Page 1: Introduction
The development of a transportation system which links up places both within the UK and across the world, has enabled people, goods and services to travel to and from distant communities and provide us with access to the lifestyles we enjoy. Recently, the media has spotlighted the increasing concerns regarding the infrastructure of the UK's existing transportation systems.
The competitive position between industries is changing as well as the position between competitors in any single industry. The railway industry has experienced significant change over recent years - not so long ago, it would have seemed inconceivable for a low value bulky load to be driven all the way from the south-east of England to a destination in central Scotland. But now, this is no longer the case. Recent rapid growth of air transportation services has also increased competition for passenger services
The 1993 Railways Act was designed to reform Britain’s railways with the hope that the private sector investment and management it would attract could be used to improve the quality and efficiency of rail services. One of the aims of privatisation was to change the competitive position of railways so that much of the traffic lost over the years to roads could be won back. Privatisation aimed to change the shape of the railways and provide new opportunities for business.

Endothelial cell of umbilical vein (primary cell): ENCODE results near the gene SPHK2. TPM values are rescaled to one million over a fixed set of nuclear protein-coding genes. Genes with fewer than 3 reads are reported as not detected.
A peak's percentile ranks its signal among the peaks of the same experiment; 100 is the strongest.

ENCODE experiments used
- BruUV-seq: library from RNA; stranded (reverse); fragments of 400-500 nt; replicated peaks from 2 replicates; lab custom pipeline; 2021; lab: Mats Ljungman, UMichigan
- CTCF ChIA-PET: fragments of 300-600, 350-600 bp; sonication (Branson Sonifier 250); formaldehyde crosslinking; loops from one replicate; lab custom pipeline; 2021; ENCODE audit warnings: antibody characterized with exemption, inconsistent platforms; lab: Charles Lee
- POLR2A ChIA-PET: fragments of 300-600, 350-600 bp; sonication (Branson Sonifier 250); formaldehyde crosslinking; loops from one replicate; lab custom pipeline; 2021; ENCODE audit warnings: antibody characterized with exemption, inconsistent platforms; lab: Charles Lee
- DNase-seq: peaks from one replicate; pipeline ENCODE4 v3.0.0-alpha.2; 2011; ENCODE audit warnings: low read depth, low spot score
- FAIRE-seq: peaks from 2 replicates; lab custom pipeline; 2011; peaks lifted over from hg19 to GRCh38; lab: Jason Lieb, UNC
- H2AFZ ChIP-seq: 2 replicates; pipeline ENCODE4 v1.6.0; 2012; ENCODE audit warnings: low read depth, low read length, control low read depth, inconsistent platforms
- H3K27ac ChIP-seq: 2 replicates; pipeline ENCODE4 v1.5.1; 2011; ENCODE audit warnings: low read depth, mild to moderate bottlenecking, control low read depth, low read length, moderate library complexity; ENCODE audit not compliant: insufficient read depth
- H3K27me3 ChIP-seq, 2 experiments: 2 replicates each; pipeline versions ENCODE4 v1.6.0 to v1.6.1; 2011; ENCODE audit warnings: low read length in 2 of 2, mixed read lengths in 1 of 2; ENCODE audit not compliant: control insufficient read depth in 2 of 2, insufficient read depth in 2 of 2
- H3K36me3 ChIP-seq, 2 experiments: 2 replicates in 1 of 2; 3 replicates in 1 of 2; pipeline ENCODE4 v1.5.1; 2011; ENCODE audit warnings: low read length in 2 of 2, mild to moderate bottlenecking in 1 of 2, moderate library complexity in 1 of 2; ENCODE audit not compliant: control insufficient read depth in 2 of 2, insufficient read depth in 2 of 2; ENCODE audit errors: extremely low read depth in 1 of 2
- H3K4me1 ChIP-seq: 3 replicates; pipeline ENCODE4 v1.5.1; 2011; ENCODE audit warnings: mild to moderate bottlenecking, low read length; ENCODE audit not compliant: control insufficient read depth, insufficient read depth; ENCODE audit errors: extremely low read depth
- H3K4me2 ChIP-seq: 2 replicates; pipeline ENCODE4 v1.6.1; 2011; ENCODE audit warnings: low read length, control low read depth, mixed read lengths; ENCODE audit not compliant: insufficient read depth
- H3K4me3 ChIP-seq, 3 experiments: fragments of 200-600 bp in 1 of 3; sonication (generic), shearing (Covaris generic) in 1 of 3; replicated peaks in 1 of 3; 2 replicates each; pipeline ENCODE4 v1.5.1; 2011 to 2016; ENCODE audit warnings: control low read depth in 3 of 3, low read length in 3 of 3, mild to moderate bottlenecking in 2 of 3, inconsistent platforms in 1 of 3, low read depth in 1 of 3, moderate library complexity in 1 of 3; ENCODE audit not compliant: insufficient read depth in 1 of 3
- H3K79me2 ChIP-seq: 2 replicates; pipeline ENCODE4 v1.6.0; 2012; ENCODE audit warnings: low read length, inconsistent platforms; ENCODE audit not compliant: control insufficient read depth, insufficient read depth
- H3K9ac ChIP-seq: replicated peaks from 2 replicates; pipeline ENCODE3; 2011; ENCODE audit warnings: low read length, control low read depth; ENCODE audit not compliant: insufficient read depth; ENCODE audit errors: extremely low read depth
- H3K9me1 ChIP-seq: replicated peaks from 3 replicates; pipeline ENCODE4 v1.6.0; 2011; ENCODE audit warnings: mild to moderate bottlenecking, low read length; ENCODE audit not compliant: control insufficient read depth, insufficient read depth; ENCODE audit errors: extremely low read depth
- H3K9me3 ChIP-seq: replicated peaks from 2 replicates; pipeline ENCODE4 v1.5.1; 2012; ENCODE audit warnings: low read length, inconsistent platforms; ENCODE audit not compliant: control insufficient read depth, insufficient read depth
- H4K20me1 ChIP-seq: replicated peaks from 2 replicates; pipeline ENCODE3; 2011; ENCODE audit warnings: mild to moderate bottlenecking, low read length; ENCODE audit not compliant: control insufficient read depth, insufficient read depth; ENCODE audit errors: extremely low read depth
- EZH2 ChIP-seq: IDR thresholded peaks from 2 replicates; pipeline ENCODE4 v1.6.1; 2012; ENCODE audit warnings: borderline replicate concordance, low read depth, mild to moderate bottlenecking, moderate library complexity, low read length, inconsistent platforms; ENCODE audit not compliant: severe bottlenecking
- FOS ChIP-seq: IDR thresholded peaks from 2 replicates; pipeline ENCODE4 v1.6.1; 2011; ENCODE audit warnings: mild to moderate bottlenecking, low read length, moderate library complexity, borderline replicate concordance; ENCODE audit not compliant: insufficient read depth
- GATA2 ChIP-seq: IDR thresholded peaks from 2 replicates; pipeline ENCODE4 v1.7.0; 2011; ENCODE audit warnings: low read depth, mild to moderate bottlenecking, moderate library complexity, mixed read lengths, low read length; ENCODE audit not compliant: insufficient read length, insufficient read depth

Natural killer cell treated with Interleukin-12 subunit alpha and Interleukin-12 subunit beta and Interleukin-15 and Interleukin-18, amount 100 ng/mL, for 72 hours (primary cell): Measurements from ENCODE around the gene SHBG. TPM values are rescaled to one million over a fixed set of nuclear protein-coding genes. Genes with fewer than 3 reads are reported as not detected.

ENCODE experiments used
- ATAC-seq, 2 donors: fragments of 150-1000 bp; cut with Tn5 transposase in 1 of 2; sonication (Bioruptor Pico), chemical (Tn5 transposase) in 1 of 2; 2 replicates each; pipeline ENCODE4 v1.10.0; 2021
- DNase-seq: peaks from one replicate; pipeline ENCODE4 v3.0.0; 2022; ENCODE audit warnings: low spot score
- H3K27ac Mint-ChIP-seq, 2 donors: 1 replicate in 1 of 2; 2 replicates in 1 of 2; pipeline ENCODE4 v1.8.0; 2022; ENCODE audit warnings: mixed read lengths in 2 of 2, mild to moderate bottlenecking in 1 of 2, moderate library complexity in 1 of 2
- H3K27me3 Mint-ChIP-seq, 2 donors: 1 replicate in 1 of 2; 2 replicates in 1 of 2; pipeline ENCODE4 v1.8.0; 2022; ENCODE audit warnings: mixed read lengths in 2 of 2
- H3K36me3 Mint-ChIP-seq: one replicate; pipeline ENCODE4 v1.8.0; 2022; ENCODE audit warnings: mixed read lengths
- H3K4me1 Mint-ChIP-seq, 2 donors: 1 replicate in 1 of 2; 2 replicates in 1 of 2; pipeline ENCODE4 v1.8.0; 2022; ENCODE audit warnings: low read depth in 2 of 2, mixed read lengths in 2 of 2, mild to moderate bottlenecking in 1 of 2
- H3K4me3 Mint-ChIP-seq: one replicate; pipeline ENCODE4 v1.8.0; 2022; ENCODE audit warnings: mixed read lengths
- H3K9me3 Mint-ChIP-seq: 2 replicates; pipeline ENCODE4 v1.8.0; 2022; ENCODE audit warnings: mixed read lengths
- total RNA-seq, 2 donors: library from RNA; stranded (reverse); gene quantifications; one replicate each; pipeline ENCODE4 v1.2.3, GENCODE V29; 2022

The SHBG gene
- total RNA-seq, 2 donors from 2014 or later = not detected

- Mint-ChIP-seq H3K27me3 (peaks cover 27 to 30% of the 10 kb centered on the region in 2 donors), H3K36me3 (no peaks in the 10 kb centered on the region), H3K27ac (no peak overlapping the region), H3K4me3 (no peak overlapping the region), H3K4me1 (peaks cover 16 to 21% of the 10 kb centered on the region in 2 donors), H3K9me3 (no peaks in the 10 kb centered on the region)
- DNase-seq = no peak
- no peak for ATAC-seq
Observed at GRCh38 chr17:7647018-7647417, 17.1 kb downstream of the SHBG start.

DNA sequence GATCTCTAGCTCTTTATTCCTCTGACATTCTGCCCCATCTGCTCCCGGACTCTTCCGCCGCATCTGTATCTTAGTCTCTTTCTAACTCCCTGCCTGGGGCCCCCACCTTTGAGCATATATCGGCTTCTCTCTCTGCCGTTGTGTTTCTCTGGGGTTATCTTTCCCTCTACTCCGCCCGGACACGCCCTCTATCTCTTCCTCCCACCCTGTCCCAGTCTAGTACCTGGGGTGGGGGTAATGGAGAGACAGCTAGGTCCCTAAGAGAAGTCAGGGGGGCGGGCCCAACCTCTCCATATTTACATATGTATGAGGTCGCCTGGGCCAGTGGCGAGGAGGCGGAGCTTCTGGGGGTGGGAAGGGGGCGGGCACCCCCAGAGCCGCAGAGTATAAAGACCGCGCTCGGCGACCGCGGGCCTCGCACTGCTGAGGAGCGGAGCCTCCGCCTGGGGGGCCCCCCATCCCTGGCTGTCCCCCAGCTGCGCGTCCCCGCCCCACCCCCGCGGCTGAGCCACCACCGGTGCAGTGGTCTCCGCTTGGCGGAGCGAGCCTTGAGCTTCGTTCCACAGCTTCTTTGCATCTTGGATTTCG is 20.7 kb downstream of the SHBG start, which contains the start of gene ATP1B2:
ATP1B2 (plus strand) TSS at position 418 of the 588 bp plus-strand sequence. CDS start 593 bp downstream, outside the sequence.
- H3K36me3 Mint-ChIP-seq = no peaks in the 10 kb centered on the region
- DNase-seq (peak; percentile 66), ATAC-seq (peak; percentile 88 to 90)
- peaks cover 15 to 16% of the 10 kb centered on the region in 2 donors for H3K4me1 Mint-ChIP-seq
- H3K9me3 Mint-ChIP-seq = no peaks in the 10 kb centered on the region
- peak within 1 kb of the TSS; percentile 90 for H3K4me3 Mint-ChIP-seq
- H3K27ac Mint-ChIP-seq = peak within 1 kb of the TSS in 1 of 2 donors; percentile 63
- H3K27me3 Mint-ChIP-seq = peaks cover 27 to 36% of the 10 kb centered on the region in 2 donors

This case study focuses on a recent appraisal of a key infrastructure project involving the West Coast Main Line and examines how such a development could significantly change the competitive position of the railway industry.
The West Coast Main Line
The West Coast Main Line is Great Britain’s busiest mixed-traffic railway corridor. It runs from London Euston through Birmingham, Manchester and Liverpool to Glasgow and also connects with Edinburgh. The line crosses 16 counties or regions with a population of some 16 million. It connects key towns and cities in the West Midlands, the North West, North Wales and Western Scotland as well as the ports of Holyhead, Liverpool, Heysham and Stranraer for Anglo-Irish traffic.
The line is used by more than 2,000 trains per day, carrying both passengers and freight. Annual traffic is approximately 5 billion passenger-km and 5.5 billion freight gross tonne-km.